The Right to Die & The Divine Right of Life

By Jennifer Carillo-Hernandez

The right to die is an ethical choice that is based on one’s religious beliefs. As every religion has an ethical code that their followers subscribe to, the right to die is determined in this way. Therefore the right to die is not a state decision, a medical decision, or even a personal individual decision, it is rooted in the religious guidelines of a group.

Josh McAuley, a 15 year old young man who was crushed by a car, refused blood transfusions before he died because of his Jehovah Witness practices. Jehovah Witnesses were taught to “abstain from blood” (Act 15:20). If any member who accepts that kind of treatment can be cast out of the church. They believe blood is sacred. “it’s the giver of life, God shed blood for mankind sins, and mankind salvation.” McAuley “was not overruled by members of his family” (The Telegraph) he understood the consequences for not receiving the treatment the doctor advised to him. As Clive Parker, an elder at kingdom hall of Jehovah Witness from where McAuley and his family worshipped said, “He made a stand on the blood issue. He made the choice personally.” And why did McAuley make that decision? Because his choices are tied around the code of his religious belief to abstain from blood.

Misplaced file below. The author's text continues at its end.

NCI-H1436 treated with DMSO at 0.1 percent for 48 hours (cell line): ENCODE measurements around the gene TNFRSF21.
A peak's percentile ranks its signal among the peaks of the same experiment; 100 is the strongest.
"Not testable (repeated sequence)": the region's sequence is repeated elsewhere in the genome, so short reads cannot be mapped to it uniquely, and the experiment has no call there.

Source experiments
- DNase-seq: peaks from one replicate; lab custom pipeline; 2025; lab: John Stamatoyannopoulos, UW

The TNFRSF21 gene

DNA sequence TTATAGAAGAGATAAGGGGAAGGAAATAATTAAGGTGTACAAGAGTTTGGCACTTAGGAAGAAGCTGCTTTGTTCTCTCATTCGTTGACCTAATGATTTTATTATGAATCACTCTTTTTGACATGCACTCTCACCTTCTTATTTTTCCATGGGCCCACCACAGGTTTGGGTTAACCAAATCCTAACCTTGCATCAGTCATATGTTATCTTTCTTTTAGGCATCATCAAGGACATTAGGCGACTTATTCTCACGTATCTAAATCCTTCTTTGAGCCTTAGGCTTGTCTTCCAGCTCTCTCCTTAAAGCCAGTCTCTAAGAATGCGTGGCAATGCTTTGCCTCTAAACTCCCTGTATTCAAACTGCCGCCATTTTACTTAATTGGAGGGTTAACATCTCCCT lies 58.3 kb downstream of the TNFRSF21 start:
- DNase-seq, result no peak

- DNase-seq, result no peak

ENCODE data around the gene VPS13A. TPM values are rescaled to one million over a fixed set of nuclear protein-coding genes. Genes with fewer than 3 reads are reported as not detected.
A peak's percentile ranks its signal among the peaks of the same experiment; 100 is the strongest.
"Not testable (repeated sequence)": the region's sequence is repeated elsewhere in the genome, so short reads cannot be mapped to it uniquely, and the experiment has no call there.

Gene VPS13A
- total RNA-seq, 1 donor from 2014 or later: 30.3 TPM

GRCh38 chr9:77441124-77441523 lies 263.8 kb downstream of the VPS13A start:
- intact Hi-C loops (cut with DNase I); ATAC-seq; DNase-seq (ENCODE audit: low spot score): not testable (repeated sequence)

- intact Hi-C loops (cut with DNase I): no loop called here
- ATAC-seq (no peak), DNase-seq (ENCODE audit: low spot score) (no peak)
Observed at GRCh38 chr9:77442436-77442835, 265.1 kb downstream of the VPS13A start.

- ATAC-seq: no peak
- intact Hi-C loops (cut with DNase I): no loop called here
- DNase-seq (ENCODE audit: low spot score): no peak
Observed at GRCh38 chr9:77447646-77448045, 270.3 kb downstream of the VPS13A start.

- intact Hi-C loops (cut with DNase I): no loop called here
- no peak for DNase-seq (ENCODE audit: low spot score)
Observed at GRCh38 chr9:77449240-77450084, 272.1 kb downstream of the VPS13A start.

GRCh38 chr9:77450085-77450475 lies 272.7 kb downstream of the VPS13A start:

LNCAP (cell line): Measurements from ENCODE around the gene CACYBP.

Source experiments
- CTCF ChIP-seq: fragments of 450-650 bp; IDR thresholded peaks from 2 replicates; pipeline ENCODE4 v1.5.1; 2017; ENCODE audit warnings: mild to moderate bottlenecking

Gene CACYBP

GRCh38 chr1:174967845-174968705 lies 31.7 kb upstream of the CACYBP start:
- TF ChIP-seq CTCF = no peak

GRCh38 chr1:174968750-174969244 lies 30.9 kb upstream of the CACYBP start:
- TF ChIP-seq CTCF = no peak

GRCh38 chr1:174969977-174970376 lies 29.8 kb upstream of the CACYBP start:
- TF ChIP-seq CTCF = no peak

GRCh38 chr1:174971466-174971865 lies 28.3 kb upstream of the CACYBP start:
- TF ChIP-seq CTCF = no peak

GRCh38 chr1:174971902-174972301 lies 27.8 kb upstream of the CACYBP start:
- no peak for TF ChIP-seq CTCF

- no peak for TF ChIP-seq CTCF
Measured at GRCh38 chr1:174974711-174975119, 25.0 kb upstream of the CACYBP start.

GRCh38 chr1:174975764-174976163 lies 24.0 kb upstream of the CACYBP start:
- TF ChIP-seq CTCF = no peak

According to the Religious Landscape Survey (Pew Research) 83.1% adults are affiliated with one of the major religious traditions in the United States. For a religious person, he or she chooses to live life based upon his or her religious code, which often supercedes their individual, personal considerations when it comes to a decision to die. The five major world religions are Judaism, Hinduism, Christianity, Islam and Buddhism. Of these major religions Christianity and Buddhism offer a unique comparison in terms of their  different perspectives on the right to die. While both religions consider the personal choice to die something that should be based upon the rules of the religious doctrine, they see the act and intentions behind the act of taking one’s life very differently.

 Before addressing the act of suicide for Christian scholars, it must first be made clear that their fundamental belief is God is the giver of all life. God gives everyone a duty on Earth and therefore is the only one who decides who dies and when. The Bible considers the act of suicide is as equal to murder. There are two types of sins in the Christian faith, mortal and venial. A mortal sin is the violation of God’s law in a serious matters, it’s the “spiritual” death to the soul (separation from God). Since suicide is morally comparable to murder, and the sixth commandment reads “thou shalt not kill” (Exodus 20:13) it follows that suicide, the taking of a life, is a mortal sin. A Christian who murders someone else has the chance to confess his sins and repent, where as a Christian who commits suicide does not have the chance to confess or repent because they died before salvation. Therefore, choosing to take your life is not something a Christian can consider because exercising the right to die is even worse than taking the life of another.